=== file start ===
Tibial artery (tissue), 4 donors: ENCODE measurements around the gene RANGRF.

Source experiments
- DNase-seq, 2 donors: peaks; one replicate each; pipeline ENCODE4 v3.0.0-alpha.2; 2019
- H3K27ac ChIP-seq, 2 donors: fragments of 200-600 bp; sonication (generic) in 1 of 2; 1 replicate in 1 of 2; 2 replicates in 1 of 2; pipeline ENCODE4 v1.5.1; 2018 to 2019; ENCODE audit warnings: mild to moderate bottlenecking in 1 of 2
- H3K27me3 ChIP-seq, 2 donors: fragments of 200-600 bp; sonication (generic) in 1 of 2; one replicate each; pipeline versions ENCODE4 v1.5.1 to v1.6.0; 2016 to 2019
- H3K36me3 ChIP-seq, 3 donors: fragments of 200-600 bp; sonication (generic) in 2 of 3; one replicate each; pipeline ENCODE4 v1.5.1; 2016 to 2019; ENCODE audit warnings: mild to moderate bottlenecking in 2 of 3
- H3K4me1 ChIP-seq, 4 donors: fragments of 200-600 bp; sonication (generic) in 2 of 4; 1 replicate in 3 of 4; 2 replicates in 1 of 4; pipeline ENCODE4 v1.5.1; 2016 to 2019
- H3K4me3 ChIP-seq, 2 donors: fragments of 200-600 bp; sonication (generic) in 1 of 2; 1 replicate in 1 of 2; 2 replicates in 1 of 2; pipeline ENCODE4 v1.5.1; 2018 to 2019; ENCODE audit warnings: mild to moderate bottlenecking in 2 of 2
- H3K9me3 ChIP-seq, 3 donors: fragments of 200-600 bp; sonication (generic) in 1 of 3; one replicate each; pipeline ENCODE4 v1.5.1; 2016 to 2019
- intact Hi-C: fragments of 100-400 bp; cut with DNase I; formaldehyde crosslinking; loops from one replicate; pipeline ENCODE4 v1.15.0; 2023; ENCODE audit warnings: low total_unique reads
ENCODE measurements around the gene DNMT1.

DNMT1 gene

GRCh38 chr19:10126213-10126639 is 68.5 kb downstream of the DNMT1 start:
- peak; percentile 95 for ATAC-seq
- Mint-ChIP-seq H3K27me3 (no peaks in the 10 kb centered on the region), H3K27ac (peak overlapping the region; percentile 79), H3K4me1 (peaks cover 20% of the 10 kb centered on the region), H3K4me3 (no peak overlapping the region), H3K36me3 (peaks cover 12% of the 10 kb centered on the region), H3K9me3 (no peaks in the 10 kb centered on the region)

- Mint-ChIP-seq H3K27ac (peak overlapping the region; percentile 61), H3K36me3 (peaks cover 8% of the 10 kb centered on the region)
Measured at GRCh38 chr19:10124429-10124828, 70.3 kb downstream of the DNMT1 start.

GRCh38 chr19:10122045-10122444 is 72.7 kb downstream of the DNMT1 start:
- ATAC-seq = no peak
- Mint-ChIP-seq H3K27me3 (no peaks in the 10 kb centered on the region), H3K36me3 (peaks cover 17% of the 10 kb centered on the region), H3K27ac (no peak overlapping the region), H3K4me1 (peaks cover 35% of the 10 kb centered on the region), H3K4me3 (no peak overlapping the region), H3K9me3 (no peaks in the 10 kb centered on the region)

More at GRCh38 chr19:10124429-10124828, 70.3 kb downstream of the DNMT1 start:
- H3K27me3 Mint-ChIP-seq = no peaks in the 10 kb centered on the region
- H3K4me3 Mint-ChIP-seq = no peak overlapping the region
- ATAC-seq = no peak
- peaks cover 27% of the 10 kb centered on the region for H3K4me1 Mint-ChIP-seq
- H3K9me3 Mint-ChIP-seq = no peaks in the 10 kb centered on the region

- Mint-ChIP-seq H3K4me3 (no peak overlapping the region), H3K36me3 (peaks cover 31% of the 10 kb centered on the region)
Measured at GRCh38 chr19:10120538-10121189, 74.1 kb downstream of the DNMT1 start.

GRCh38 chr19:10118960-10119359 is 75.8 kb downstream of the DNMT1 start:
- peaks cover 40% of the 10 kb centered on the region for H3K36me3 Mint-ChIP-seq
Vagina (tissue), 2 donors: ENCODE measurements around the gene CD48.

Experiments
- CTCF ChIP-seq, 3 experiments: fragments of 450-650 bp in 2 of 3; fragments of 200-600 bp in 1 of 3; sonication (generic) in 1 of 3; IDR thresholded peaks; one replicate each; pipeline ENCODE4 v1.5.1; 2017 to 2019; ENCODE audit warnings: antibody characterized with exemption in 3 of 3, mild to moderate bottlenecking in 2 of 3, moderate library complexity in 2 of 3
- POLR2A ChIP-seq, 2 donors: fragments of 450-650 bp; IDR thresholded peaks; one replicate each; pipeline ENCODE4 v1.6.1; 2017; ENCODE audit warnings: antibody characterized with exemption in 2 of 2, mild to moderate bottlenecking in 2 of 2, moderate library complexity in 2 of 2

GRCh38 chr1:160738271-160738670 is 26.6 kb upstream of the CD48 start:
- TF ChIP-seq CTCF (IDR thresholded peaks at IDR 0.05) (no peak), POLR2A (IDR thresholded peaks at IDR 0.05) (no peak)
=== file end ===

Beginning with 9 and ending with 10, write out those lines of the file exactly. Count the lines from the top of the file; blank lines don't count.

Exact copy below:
- H3K9me3 ChIP-seq, 3 donors: fragments of 200-600 bp; sonication (generic) in 1 of 3; one replicate each; pipeline ENCODE4 v1.5.1; 2016 to 2019
- intact Hi-C: fragments of 100-400 bp; cut with DNase I; formaldehyde crosslinking; loops from one replicate; pipeline ENCODE4 v1.15.0; 2023; ENCODE audit warnings: low total_unique reads